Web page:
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Monday, 17 November 2014

The Widest Street in the World | 9 de Julio Avenue, Argentina

9 de Julio Avenue — The widest street in the world is located in Buenos Aires, Argentina. The street 9 de Julio Avenue, which received its name in honor of the Independence Day of Argentina, July 9, 1816. July 9th Street is located in the capital, Buenos Aires. It covers an entire city block. Autonomous City of Buenos Aires avenue has up to seven lanes in each direction and is flanked on either side by parallel streets of two lanes each. There are two wide medians between the side streets and the main road. The total width of the street is 110 m. Such a huge road was created as a result of joining two quarters running parallel. 

The street 9 de Julio Avenue, which received its name in honor of the Independence Day of Argentina, July 9, 1816.

Avenue planned to build in 1888 with the name of Ayohuma, but these plans become a reality only in 1937. Construction of major facilities was completed in 1960. The southern connections were completed after 1980, when the downtown portion of the tollway system was completed. Clearing the right-of-way for these intersections required massive condemnations in the Constitución area. [Frist Image credit fvyague]


The street 9 de Julio Avenue, which received its name in honor of the Independence Day of Argentina, July 9, 1816.
Image credit Wikipedia

Line C of the Buenos Aires Metro runs for a stretch under the avenue. Line A, Line B, Line D, and Line E have stations when their course intersects the avenue. Notably, lines B, C, and D share a station underneath the Obelisk, which is the focal point of the subway system and features a retail concourse which also serves as an underpass. The respective station names are Carlos Pellegrini, Diagonal Norte, and 9 de Julio.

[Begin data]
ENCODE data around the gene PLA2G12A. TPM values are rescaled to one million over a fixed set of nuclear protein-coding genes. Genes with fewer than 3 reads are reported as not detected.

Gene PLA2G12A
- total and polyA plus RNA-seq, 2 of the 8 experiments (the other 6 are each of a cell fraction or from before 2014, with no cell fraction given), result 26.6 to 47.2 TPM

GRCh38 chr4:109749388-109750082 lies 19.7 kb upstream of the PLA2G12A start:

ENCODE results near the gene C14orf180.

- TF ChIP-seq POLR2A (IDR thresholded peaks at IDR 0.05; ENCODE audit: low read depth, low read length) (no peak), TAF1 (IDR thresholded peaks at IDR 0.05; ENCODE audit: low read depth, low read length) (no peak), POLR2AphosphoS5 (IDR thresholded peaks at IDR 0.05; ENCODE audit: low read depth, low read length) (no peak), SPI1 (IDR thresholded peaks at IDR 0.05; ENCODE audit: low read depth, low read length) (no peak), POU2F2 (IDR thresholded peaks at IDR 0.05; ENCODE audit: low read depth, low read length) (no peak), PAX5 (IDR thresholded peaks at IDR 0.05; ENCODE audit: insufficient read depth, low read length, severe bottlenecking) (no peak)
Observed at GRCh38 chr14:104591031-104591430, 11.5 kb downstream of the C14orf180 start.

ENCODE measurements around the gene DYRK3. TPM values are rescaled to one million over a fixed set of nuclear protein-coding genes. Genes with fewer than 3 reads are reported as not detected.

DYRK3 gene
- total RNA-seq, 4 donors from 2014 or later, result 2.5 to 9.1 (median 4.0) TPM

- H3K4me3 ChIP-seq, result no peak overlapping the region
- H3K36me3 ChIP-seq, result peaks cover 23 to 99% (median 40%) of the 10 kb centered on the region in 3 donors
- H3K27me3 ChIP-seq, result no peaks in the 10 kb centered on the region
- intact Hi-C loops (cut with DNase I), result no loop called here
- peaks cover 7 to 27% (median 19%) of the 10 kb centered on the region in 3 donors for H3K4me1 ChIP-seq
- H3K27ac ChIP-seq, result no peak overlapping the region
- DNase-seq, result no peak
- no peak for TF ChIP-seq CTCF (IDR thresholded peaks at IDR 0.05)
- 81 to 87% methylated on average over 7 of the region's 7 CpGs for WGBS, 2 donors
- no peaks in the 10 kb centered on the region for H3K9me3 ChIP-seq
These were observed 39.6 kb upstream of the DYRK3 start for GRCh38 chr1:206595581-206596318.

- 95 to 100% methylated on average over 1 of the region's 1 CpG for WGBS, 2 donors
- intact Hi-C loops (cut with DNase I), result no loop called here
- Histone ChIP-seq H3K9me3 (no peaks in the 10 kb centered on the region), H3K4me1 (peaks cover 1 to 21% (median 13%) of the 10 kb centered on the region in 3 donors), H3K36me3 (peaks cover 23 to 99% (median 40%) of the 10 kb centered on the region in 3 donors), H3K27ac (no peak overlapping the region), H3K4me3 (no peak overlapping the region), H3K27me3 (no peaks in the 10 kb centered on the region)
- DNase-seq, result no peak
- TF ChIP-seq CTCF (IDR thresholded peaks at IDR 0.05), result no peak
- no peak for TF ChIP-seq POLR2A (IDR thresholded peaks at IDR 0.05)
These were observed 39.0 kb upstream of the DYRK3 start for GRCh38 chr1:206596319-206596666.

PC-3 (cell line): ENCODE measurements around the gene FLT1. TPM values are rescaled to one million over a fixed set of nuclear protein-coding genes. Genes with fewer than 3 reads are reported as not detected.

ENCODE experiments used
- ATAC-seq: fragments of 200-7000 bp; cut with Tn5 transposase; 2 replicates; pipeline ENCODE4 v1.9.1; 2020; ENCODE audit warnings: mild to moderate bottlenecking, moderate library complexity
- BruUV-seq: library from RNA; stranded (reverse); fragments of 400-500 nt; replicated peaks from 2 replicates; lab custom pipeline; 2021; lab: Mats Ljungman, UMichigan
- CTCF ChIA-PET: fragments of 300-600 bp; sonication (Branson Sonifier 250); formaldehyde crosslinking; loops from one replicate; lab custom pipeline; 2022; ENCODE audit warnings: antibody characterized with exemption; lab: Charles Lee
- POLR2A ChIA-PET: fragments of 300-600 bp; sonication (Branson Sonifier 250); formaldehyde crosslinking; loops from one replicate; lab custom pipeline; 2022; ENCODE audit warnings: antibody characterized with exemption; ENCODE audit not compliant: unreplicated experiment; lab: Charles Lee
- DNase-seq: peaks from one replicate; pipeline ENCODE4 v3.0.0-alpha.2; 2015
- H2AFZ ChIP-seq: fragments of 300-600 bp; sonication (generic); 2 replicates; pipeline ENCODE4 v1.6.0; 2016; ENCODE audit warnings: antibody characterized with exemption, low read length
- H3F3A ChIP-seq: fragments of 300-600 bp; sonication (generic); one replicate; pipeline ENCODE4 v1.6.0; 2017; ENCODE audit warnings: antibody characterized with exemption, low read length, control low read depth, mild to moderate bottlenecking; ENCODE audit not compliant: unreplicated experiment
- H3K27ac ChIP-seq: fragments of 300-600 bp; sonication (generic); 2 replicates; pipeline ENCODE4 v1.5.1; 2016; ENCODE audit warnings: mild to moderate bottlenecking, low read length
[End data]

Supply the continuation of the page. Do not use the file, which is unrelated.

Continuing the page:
The street 9 de Julio Avenue, which received its name in honor of the Independence Day of Argentina, July 9, 1816.
Image credit Aram Kudurshian

Crossing the avenue at street level often requires a few minutes, as all intersections have traffic lights. Under normal walking speed, it takes pedestrians normally two to three green lights to cross it. Some urban planners have submitted projects to move the central part of the avenue underground to alleviate the perceived "chasm" between the two sides of the avenue.

The street 9 de Julio Avenue, which received its name in honor of the Independence Day of Argentina, July 9, 1816.
Image credit Felipe Savone

The street 9 de Julio Avenue, which received its name in honor of the Independence Day of Argentina, July 9, 1816.
Image credit Eric Firley

The street 9 de Julio Avenue, which received its name in honor of the Independence Day of Argentina, July 9, 1816.
Image credit Emilie F

The street 9 de Julio Avenue, which received its name in honor of the Independence Day of Argentina, July 9, 1816.
Avenida 9 de Julio at night. Image credit Alfredo Izaguirre

The street 9 de Julio Avenue, which received its name in honor of the Independence Day of Argentina, July 9, 1816.
Image credit Pipistrula

Avenida 9 de Julio and the obelisk.
Avenida 9 de Julio and the obelisk. Image credit Guadalupe Aizaga

The street 9 de Julio Avenue, which received its name in honor of the Independence Day of Argentina, July 9, 1816.
Image credit Expanish LatinAmerica

The street 9 de Julio Avenue, which received its name in honor of the Independence Day of Argentina, July 9, 1816.
Image credit Guadalupe Aizaga

Source — Wikipedia

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